Auditory and Visual Training on Mandarin Tones: A Pilot Study on Phrases and Sentences

Auditory and Visual Training on Mandarin Tones: A Pilot Study on Phrases and Sentences

Xinchun Wang (California State University, Fresno, USA)
DOI: 10.4018/ijcallt.2012040102
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Abstract

Beginning level Mandarin learners with different L1 backgrounds received six hours of Mandarin tone training using phrases and sentences produced by multiple native Mandarin speakers. Using Kay Elementric’s Sona Speech II software with real time display of pitch contours along with speech output on a PC computer, the trainees had both auditory and visual input when they recorded and compared their own productions with the training stimuli during the training. The trainees’ productions of Mandarin tones were judged by native Mandarin listeners to be significantly better at post test than at pretest. Such improvement was not matched by a control group that received the same classroom instruction but did not take the training. The trainees also reported very positive experience with the training. The findings suggest that the training is effective for learning Mandarin tones in a larger linguistic context beyond isolated syllables.
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Training And L2 Speech Learning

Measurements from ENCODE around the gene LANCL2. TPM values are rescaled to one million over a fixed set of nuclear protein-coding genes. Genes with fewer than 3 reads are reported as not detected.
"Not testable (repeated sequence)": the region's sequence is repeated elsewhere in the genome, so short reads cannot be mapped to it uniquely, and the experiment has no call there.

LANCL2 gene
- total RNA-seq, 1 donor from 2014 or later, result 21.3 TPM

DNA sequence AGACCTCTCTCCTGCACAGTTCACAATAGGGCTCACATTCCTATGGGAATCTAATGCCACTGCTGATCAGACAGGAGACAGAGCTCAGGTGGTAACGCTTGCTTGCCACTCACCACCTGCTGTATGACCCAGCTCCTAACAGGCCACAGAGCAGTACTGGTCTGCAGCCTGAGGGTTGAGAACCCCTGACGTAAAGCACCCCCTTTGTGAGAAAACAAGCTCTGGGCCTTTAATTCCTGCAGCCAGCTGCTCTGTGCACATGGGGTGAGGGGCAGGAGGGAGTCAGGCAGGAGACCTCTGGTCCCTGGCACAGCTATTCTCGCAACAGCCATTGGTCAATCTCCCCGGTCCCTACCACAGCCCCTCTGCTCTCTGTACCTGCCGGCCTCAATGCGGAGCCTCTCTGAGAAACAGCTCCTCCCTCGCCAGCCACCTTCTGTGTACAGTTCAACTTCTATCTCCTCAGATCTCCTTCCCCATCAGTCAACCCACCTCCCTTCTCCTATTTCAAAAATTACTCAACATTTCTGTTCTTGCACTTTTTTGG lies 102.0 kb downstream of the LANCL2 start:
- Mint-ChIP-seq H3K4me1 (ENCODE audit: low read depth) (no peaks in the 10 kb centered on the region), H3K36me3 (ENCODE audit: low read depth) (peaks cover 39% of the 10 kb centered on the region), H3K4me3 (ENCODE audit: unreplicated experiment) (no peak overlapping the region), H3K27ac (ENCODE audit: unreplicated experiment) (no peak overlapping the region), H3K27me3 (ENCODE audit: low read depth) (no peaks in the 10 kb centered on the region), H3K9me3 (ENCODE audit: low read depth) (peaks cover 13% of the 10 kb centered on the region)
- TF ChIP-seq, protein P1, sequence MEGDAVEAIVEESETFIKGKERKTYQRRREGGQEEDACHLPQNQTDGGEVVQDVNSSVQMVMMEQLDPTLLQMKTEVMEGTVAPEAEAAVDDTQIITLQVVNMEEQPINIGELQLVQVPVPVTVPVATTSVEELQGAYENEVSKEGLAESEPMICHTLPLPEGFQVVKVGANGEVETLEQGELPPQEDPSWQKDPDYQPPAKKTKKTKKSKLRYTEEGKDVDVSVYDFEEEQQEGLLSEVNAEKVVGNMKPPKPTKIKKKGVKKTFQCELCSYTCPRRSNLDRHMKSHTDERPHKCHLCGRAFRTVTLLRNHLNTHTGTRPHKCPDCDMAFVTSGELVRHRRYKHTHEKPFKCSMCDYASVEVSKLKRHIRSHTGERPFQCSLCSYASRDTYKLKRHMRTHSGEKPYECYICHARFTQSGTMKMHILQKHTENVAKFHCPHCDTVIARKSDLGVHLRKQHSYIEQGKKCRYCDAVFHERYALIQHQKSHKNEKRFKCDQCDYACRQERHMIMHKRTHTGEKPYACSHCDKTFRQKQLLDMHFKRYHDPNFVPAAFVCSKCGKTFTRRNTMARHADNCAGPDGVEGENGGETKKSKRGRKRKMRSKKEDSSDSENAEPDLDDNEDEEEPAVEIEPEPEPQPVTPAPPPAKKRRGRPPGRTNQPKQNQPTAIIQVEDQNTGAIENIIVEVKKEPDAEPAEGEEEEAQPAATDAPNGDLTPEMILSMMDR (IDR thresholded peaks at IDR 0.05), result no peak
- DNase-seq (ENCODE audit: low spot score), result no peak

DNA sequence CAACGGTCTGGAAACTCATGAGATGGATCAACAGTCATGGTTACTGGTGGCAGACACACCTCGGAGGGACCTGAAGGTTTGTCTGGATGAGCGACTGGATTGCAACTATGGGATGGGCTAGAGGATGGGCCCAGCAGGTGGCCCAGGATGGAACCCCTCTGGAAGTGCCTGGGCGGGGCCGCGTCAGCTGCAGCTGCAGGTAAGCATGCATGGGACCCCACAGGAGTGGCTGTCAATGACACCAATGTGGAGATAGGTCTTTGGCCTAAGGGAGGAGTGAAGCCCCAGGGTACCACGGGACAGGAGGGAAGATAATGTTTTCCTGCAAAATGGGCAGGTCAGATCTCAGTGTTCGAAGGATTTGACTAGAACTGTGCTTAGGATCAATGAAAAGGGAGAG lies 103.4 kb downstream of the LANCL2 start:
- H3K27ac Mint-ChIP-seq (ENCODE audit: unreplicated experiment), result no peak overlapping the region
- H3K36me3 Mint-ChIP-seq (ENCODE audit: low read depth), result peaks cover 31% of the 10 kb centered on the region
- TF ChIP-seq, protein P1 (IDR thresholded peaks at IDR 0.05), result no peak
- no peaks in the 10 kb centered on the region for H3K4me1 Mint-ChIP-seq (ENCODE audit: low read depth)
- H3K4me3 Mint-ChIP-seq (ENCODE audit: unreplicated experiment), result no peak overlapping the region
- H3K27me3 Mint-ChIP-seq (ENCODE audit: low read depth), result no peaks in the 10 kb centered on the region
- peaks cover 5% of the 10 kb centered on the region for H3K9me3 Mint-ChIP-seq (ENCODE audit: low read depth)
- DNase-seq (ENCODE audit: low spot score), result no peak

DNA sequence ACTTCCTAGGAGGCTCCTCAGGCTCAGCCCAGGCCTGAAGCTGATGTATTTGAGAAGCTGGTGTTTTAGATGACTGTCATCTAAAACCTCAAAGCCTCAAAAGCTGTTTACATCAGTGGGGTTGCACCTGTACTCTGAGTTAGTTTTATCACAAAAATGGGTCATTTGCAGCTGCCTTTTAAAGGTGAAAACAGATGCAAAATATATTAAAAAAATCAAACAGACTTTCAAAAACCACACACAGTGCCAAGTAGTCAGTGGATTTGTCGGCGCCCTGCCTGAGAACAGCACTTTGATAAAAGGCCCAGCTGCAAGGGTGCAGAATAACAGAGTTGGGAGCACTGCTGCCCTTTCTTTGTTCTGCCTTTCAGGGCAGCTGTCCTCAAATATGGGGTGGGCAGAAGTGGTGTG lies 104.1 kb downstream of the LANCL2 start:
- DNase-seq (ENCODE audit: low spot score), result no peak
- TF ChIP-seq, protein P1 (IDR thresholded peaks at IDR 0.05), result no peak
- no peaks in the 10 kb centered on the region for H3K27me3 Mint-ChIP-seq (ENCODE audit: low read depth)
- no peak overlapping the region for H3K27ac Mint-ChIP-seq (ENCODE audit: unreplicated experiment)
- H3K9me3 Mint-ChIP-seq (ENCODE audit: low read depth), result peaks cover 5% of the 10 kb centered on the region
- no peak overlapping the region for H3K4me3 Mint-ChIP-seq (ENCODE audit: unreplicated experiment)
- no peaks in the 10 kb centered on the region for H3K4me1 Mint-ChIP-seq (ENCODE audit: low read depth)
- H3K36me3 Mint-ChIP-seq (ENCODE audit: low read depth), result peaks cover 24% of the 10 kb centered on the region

Previous research has shown that intensive laboratory based training is effective in modifying adult speakers’ L2 speech perception and production in both segmental and suprasegmental aspects of spoken language (Bradlow et al., 1997; Flege et al., 2004; Hardison, 2003, 2004; Jamieson & Morosan, 1989, 1992; Kingston, 2003; Lively et al., 1993, 1994; Logan et al., 1991, 1993; Logan & Pruitt, 1995; Wang & Munro, 2004). Training studies on L2 segments have shown that after weeks of perception training, trainees improved significantly in perceptual accuracy of target L2 consonant contrasts (Jamieson & Morosan, 1986, 1989; Lively et al., 1993, 1994) and L2 vowel contrasts (Wang & Munro, 1999, 2004). Perceptual learning also transferred to production (better production of the target contrast) without undergoing any training in production (Bradlow et al., 1997). Though still very limited, perceptual training for learning L2 lexical tones has also been reported (Wang, 2008; Wang et al., 1999, 2003; Wayland & Guion, 2003, 2004). For example, Wang et al. (1999) used natural stimuli produced by multiple Mandarin speakers to train native English listeners on Mandarin lexical tones. The trainees’ identification scores increased significantly after two weeks of training. Perceptual learning also spread to the production mode without training in production (Wang et al., 2003). Recent studies on tones also compared the influence of the learners’ L1 prosodic background (So, 2005, So & Best, 2010), or the effectiveness of different training procedures (such as auditory input only versus auditory and visual input), on learning lexical tones (Wang, 2008).

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